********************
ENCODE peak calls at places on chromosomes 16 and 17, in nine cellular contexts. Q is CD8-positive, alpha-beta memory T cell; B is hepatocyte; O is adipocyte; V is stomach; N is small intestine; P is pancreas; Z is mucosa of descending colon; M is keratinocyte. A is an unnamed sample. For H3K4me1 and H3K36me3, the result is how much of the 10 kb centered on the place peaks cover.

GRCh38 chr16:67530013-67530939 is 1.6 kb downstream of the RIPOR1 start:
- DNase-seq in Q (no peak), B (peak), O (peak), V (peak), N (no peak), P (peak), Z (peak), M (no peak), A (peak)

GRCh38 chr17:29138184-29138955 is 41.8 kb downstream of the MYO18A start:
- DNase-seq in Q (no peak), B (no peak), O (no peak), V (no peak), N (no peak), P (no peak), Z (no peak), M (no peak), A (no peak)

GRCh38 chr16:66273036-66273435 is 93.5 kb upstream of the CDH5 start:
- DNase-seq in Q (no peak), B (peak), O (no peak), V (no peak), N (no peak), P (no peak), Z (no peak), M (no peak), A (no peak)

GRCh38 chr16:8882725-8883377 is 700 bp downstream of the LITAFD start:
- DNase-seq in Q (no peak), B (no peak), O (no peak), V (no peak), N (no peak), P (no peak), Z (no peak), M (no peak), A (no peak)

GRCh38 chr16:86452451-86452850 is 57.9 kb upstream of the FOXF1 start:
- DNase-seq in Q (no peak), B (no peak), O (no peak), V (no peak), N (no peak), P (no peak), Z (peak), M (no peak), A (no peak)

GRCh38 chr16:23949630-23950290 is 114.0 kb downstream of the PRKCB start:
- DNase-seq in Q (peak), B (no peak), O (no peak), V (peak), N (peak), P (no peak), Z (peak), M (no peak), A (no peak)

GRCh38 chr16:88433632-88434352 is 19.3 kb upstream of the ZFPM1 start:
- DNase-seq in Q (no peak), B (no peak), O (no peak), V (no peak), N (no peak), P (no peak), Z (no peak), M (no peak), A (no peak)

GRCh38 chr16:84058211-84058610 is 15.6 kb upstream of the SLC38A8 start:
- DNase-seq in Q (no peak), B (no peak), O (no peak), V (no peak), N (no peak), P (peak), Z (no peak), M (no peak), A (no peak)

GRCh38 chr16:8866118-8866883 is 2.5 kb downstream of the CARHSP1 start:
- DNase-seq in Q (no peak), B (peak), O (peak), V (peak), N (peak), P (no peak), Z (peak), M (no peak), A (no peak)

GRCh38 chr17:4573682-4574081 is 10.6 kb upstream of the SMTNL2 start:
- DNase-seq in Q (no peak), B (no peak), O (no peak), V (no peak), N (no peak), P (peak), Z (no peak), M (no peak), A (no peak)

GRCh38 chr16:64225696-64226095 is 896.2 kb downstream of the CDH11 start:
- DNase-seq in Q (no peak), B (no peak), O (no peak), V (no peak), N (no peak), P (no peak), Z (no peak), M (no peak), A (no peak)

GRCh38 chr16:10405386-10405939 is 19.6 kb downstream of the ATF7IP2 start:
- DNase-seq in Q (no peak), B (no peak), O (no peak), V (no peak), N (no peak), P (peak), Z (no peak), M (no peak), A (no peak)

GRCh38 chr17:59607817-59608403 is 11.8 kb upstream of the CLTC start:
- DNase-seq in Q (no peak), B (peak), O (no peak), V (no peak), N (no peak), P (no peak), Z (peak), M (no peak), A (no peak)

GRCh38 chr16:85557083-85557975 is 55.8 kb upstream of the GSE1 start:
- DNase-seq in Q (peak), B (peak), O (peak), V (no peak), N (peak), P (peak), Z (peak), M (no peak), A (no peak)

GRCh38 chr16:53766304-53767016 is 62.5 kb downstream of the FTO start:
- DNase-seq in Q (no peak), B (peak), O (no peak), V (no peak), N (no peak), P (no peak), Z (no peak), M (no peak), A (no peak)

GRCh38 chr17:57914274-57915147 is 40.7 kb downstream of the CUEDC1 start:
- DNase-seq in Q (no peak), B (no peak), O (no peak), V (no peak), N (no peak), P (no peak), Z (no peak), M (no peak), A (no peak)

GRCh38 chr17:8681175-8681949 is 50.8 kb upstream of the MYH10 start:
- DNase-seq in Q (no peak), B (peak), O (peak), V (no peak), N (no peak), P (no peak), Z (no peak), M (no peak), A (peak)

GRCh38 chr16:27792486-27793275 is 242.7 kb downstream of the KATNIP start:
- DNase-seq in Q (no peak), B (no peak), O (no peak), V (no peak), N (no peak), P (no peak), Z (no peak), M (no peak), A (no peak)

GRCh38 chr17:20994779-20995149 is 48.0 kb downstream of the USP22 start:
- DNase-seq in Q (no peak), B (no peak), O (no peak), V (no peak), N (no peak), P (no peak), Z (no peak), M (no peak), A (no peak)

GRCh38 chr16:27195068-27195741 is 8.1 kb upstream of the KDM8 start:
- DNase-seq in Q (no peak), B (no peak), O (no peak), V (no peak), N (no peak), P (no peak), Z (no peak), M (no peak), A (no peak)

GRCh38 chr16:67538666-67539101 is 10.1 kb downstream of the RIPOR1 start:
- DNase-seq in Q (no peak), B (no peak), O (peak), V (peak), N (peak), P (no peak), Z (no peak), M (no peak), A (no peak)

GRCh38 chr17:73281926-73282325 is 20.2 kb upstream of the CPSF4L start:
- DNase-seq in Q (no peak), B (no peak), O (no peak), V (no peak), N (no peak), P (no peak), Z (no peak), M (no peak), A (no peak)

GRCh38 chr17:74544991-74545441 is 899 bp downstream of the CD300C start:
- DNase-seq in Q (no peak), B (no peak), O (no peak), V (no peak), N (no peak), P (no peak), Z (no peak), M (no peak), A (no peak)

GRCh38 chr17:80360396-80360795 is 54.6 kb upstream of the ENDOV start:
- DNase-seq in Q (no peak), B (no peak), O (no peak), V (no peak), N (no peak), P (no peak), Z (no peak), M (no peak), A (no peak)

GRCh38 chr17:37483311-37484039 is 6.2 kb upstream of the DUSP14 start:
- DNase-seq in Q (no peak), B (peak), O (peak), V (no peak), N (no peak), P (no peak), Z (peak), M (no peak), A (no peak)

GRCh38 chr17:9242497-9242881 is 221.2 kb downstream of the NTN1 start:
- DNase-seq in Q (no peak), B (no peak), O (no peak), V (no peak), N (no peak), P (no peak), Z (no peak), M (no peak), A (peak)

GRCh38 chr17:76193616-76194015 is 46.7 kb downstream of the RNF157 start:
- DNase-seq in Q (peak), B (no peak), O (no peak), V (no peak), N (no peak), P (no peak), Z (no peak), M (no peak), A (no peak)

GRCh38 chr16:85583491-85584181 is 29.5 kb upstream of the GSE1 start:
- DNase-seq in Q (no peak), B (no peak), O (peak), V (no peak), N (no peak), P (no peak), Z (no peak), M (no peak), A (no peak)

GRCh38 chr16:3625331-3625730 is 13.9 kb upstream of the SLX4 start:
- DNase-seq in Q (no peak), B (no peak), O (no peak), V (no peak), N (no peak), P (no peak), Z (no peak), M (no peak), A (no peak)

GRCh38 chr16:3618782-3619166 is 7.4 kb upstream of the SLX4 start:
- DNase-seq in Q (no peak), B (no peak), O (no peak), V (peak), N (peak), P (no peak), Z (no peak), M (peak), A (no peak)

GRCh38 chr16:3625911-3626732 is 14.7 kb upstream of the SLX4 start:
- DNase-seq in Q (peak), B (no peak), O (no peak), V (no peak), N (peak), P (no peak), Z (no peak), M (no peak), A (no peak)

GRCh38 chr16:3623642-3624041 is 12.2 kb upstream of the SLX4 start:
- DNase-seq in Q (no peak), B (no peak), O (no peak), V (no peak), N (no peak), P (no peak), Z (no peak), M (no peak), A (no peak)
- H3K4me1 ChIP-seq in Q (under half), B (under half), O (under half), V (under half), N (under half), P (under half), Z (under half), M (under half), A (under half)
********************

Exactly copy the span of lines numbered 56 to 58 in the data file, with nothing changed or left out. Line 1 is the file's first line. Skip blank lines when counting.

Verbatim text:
GRCh38 chr16:85583491-85584181 is 29.5 kb upstream of the GSE1 start:
- DNase-seq in Q (no peak), B (no peak), O (peak), V (no peak), N (no peak), P (no peak), Z (no peak), M (no peak), A (no peak)

GRCh38 chr16:3625331-3625730 is 13.9 kb upstream of the SLX4 start: